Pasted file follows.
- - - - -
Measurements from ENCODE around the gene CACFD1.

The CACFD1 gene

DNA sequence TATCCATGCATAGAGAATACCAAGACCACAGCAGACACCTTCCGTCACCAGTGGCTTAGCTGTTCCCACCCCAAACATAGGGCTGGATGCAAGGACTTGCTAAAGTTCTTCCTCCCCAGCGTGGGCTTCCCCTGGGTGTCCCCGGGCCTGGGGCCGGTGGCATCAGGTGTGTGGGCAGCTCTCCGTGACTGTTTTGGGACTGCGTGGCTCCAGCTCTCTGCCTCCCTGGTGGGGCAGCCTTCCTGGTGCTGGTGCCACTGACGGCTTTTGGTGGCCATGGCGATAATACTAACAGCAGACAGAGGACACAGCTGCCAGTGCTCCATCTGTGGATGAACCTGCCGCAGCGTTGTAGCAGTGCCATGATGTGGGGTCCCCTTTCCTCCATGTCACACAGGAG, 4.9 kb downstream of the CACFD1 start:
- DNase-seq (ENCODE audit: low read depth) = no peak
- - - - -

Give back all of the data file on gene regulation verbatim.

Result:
Measurements from ENCODE around the gene CACFD1.

The CACFD1 gene

DNA sequence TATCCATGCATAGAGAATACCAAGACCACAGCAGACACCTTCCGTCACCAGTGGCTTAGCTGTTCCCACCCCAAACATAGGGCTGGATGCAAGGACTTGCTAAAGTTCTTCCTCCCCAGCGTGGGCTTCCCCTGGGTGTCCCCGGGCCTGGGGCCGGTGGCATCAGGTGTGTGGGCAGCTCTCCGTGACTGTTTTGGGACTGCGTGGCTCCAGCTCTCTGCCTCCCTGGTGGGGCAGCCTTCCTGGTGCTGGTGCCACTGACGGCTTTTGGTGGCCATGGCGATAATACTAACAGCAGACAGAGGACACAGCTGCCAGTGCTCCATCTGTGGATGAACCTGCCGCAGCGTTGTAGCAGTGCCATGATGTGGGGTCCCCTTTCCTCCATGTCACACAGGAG, 4.9 kb downstream of the CACFD1 start:
- DNase-seq (ENCODE audit: low read depth) = no peak